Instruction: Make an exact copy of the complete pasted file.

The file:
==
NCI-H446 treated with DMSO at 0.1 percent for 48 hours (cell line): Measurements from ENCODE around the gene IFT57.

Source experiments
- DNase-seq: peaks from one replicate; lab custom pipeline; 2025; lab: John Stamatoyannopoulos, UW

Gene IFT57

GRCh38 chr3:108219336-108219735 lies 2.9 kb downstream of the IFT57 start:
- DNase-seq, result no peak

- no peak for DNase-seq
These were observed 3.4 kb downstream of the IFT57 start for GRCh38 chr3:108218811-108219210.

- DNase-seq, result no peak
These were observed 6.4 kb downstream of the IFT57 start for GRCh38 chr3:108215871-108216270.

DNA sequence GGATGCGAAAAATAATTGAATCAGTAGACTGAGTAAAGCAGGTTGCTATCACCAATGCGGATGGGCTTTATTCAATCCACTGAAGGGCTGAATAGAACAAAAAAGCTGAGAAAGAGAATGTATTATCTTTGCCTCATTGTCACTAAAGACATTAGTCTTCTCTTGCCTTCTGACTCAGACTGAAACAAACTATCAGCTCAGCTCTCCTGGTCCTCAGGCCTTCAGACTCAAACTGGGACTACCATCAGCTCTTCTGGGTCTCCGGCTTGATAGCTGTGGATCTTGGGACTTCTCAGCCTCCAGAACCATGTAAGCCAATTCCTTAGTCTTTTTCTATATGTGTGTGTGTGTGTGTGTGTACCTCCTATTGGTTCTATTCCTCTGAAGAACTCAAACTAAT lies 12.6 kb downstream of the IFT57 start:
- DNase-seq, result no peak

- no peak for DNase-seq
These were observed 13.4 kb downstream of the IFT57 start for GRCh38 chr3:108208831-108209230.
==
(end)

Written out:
NCI-H446 treated with DMSO at 0.1 percent for 48 hours (cell line): Measurements from ENCODE around the gene IFT57.

Source experiments
- DNase-seq: peaks from one replicate; lab custom pipeline; 2025; lab: John Stamatoyannopoulos, UW

Gene IFT57

GRCh38 chr3:108219336-108219735 lies 2.9 kb downstream of the IFT57 start:
- DNase-seq, result no peak

- no peak for DNase-seq
These were observed 3.4 kb downstream of the IFT57 start for GRCh38 chr3:108218811-108219210.

- DNase-seq, result no peak
These were observed 6.4 kb downstream of the IFT57 start for GRCh38 chr3:108215871-108216270.

DNA sequence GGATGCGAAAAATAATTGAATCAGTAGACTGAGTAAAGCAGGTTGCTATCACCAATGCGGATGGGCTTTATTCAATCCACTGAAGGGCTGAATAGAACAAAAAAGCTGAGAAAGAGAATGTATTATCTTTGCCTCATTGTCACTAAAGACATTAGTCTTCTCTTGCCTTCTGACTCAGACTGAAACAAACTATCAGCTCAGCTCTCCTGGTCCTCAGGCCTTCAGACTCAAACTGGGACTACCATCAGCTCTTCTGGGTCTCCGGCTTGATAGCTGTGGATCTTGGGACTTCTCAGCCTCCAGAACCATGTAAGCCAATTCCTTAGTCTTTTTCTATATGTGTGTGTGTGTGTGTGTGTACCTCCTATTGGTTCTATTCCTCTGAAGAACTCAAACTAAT lies 12.6 kb downstream of the IFT57 start:
- DNase-seq, result no peak

- no peak for DNase-seq
These were observed 13.4 kb downstream of the IFT57 start for GRCh38 chr3:108208831-108209230.